The Dodekatheon, more commonly known as the Twelve Olympians, are the major deities of the Greek pantheon, and as such were the principal deities of the Greek pantheon, said to reside atop Mount Olympus. The Olympians gained their supremacy in a war of gods in which Zeus led his siblings to victory over the Titans.
While the number was fixed at twelve, there was considerable variation as to which deities were included. However, the twelve as most commonly portrayed in art and poetry were Zeus, Hera, Poseidon, Demeter, Athena, Apollo, Artemis, Ares, Aphrodite, Hephaestus, Hermes and either Hestia, or Dionysus. Hades, however was not usually included among the Olympians because his realm was the underworld.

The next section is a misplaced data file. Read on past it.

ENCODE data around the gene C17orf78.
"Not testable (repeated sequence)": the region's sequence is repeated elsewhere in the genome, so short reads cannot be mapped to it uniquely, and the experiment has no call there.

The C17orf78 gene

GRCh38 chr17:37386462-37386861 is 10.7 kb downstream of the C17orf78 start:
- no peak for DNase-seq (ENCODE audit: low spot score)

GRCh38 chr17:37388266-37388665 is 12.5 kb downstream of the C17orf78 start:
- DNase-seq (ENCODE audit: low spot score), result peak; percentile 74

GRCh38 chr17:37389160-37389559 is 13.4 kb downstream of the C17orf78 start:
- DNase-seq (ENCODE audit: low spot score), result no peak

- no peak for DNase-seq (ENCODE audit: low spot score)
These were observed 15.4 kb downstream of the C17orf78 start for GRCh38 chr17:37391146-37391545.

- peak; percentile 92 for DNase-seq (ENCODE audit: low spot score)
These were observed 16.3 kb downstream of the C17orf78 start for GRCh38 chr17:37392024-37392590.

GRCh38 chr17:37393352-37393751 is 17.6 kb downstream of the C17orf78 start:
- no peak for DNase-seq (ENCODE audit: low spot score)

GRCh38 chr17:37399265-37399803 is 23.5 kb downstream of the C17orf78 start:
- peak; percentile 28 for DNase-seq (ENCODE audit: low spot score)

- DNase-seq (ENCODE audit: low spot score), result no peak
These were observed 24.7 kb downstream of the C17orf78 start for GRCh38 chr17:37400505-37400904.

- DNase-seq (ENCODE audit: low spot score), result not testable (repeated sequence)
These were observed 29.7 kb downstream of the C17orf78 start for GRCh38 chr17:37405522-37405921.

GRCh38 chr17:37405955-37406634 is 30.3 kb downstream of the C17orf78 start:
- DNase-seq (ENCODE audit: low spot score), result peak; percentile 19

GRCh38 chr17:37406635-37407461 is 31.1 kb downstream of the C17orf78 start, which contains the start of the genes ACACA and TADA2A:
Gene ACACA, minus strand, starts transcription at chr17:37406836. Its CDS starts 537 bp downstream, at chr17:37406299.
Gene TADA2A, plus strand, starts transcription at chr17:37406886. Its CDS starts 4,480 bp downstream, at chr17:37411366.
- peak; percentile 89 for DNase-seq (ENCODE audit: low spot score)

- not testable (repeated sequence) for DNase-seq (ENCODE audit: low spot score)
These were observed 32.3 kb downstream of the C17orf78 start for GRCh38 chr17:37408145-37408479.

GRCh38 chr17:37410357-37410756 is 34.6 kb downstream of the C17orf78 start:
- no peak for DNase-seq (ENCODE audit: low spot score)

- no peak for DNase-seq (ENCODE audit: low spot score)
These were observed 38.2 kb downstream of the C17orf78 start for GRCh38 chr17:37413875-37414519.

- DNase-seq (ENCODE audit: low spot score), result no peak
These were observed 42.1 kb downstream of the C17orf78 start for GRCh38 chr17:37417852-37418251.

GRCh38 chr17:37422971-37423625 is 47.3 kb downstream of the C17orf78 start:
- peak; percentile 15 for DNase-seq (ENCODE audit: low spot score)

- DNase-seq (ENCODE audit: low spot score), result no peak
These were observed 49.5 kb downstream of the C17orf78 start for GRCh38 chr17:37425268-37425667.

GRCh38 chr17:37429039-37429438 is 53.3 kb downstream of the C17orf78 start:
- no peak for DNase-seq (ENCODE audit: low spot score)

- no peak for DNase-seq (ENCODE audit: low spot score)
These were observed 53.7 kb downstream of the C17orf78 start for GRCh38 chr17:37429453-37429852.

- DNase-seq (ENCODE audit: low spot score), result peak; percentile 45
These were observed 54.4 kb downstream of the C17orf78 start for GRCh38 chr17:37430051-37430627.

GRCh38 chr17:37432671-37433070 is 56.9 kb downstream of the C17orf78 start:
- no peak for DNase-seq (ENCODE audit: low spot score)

There are numerous other minor gods and goddesses that had close ties with the Dodekatheon, but are regardless not counted among their ranks. The Dodekatheon were also said to have ties with other groups of deities both across the West, the North, and the East. And, as with most of the gods, because of their arrogance they do not bother to form companionship or allegiance with lesser known pantheons. They have the closest allegiance to the Norse gods, known as the Aesir, often on rare occasions address one another in order to discuss important or critical matters.